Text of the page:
The language stance has hypnotic power. It induces us to replace dynamics and history with systems that allegedly 'process' linguistic forms. Having challenged input/output modellings, I show how we depend on integrating wordings with more primitive language
6 The model commits the mereological fallacy (Bennett and Hacker, 2003).
7 Ross (2004), following tradition, opposes the verbal patterns of 'language' to the dynamics which he calls metalinguistic signalling. For Cowley and Love (2006), together, these constitute first-order language.
(attitudes and affect). Specifically, I suggest how integration uses our grasp of connotations. We thus make sense of what we hear and, strangely perhaps, use sensing for learning. Attention to strategic signals thus highlights how human signalling draws on dynamics. Later, I show that related processes influence how babies learn to talk. Our brains turn us into agents whose motivations connect experience with normative signals. We become persons who use what we hear to harness the digital power of language.
While the language stance deems expression non-cognitive, this jars with experience. While heeding wordings, we also use perceived dynamics. Multimodal expression is intrinsic to human agency (Thibault, 2004a,b). Alongside wordings, we exploit vocal, facial, and gestural expression. Cognitive dynamics allow us to hear voices and use the language stance to talk about individual differences, affect, mood, attitude, and circumstances (which elude constructed process models). Quite clearly, expression prompts us to anticipate vocal and other signals. While communicative, these also exert causal or cognitive effects. What we say is influenced by human bodies because, among other things, we respond to their dynamics. While wordings pick out objects and actions, interpersonal, and textual meaning draw on events. We integrate segments (speech sounds) with pitch, pace, cadence, rhythm, tempo, duration, loudness, etc. For Darwin (1871) language and song had the same roots. Far from being dependent on formal representations, we also use expressive dynamics. Given history, cultural patterns can facilitate sense making.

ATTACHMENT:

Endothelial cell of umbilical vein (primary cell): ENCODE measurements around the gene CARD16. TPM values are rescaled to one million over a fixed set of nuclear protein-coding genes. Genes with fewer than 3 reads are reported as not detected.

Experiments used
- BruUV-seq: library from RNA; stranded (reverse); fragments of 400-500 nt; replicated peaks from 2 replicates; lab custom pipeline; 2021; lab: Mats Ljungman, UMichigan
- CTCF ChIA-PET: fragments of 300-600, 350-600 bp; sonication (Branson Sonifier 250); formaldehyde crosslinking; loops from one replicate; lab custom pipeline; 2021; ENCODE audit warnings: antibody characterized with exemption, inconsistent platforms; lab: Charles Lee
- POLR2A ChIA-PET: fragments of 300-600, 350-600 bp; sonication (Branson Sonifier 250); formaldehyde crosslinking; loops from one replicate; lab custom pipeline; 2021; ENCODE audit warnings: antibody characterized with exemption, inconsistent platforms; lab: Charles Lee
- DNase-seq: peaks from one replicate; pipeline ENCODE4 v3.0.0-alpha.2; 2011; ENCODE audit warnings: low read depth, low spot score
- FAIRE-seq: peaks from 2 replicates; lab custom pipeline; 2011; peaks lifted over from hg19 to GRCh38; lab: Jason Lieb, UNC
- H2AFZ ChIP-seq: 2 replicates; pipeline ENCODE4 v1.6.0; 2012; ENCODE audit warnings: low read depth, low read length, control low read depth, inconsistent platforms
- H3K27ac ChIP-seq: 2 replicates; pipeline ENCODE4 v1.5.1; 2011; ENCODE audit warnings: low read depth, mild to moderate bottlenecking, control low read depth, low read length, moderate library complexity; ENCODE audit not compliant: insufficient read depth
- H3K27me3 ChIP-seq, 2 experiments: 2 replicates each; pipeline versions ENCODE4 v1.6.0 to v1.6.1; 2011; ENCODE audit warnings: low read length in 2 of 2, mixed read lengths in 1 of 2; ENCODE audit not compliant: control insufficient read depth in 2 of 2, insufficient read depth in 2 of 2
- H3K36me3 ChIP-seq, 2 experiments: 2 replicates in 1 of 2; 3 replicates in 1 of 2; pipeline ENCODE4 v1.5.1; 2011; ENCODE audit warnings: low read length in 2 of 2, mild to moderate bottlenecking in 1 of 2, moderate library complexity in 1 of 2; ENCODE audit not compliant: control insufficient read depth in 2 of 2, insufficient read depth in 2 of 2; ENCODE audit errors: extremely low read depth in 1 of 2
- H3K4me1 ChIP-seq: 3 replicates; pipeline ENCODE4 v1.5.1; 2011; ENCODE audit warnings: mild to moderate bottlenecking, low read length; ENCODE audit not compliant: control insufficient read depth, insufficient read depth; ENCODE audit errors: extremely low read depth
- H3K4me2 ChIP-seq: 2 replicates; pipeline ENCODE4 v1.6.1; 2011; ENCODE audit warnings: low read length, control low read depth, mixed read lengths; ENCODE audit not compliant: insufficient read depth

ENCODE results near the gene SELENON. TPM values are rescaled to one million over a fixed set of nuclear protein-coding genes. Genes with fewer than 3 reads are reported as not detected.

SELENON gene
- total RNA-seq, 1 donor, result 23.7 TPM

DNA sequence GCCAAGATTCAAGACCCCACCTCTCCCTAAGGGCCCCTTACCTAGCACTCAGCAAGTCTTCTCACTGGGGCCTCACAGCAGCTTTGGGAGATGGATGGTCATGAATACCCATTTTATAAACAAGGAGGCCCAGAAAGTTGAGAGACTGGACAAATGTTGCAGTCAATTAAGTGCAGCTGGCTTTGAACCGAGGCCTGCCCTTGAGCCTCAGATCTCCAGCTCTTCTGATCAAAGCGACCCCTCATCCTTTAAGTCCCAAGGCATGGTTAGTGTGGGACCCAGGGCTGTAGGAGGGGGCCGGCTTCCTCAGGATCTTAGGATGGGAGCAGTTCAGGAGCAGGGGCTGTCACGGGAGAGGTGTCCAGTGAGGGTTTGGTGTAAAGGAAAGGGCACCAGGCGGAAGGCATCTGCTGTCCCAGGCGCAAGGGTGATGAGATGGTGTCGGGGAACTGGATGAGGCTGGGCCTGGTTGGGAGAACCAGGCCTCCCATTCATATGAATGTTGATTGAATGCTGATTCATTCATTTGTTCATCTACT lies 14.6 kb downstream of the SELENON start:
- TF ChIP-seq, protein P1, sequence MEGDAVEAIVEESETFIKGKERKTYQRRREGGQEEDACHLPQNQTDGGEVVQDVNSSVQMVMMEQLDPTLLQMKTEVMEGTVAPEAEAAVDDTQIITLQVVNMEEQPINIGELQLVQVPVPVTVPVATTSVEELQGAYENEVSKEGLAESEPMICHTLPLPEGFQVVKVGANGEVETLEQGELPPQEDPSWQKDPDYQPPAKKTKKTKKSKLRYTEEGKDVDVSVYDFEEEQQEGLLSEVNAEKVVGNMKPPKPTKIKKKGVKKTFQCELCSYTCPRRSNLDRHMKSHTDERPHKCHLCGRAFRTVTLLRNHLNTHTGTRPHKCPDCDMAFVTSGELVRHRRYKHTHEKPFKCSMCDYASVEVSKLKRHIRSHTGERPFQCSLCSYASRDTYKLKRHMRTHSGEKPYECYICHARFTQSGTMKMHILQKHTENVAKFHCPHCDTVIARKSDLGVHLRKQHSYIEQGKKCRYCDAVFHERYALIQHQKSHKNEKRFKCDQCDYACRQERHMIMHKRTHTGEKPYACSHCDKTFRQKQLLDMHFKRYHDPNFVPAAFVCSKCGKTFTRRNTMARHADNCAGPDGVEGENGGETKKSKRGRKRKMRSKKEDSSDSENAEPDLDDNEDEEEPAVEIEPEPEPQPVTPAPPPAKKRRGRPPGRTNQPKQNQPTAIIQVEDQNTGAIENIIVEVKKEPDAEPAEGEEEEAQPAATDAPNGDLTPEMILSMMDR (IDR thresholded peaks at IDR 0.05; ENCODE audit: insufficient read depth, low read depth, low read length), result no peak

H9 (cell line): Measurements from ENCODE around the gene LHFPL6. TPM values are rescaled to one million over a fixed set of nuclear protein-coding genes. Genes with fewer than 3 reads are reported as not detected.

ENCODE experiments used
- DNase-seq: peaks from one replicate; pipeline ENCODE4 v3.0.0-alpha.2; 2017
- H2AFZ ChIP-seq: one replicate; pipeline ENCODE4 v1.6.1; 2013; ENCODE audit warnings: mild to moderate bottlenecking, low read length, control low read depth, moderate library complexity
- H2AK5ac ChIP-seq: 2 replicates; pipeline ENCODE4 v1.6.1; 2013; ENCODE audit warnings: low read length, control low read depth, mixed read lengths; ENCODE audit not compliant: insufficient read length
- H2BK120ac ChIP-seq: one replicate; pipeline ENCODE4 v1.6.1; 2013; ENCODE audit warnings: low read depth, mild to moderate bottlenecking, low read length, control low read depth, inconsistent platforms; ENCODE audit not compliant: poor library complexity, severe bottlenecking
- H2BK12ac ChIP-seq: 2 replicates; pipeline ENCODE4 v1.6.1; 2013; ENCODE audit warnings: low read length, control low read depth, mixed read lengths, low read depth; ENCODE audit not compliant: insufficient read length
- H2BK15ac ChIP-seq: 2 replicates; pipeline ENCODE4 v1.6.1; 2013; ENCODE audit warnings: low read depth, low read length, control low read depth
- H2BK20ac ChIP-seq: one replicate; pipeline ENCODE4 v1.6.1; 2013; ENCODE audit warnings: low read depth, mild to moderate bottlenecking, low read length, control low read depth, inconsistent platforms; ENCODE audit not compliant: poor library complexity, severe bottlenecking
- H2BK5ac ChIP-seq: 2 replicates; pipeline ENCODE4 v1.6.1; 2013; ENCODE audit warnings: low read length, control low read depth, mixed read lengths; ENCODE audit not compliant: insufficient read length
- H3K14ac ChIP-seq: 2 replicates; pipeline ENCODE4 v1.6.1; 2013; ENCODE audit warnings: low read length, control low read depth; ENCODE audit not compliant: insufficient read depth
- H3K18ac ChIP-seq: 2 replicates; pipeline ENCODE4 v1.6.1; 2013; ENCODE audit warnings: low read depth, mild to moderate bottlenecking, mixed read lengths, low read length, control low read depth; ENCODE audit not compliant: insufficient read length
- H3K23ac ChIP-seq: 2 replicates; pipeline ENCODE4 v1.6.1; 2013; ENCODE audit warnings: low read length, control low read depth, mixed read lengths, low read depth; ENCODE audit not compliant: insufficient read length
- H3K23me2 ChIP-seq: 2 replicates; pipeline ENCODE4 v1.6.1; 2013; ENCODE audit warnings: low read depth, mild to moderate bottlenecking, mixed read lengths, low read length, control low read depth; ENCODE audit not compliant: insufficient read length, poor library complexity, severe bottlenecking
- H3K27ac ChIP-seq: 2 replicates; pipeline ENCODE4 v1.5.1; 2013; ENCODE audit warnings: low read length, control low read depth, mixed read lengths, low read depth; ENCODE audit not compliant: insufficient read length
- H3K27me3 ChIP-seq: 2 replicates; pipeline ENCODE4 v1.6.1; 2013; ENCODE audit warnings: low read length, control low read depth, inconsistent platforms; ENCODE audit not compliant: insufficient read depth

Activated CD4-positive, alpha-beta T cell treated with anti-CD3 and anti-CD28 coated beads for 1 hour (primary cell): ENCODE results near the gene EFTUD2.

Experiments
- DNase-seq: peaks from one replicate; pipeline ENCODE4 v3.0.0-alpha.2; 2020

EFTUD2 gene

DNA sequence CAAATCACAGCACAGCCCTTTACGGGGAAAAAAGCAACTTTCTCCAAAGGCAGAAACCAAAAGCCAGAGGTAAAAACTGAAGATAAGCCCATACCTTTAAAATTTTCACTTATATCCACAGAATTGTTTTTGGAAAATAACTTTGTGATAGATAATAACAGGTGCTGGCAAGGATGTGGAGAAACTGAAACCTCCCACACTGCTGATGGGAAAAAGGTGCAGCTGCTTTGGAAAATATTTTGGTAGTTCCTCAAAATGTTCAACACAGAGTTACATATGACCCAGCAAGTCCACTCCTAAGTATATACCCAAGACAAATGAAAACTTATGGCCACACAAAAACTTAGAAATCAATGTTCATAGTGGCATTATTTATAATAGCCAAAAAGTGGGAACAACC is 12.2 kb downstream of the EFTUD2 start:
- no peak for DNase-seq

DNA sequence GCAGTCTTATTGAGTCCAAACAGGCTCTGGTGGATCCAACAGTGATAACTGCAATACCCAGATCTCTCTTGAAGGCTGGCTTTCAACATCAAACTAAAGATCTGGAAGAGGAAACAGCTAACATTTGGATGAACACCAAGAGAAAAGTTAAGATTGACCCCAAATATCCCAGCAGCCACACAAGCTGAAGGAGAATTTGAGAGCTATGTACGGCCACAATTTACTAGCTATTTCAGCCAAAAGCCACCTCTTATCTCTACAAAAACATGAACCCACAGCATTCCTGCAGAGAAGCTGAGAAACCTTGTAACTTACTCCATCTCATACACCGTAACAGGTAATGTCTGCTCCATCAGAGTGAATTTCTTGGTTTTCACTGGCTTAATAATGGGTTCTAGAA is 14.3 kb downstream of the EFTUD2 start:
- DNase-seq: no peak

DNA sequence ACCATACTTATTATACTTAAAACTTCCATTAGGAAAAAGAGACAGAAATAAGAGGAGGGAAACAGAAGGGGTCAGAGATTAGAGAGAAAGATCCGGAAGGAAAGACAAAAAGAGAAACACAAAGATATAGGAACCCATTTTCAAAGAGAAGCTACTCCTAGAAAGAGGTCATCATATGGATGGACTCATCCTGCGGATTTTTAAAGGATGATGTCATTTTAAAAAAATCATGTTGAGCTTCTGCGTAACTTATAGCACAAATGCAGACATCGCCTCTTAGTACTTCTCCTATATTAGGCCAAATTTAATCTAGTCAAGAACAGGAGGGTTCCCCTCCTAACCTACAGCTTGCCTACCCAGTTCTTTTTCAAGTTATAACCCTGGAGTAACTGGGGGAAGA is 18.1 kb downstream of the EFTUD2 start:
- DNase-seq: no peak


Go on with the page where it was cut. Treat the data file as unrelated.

The temporal dimension of language is often neglected. First, Markova, Foppa, Linell and others pioneered emphasis on real-time dialogue (see, Markova and Foppa, 1990, 1991). Linking conversational analysis to phenomenology, they abandoned the monological approach to language. By focusing on the effects of dialogical patterns, they rejected centralised systems. Avoiding input/output models, Linell et al. (1988) showed that utterances are prospective and retrospective. Even turn taking may owe less to sequencing than cognitive dynamics, politeness, and a language stance. Second, we exploit asymmetries of status, power, knowledge, etc (Linell and Luckmann, 1991). In social life, strategic interaction is dominated - not by wordings - but presentations of self. Third, as Linell (2007) shows, dialogical principles also apply to the brain. Related views are increasingly corroborated. For example, in influential work, Pickering and Garrod (2004) show that semantic priming matters to conversation. We align utterances in meaningful ways. These, moreover, characterise individuals, groups, and cultures (see, Thibault, 2005). Further, artificial agents can use coordination to simulate the rise of grammar (Lyon et al., 2007; Cangelosi et al., 2006). Strikingly, robots that align behaviour can warp feature detection to simulate discovery of shared colour categories (Steels and Belpaeme, 2005).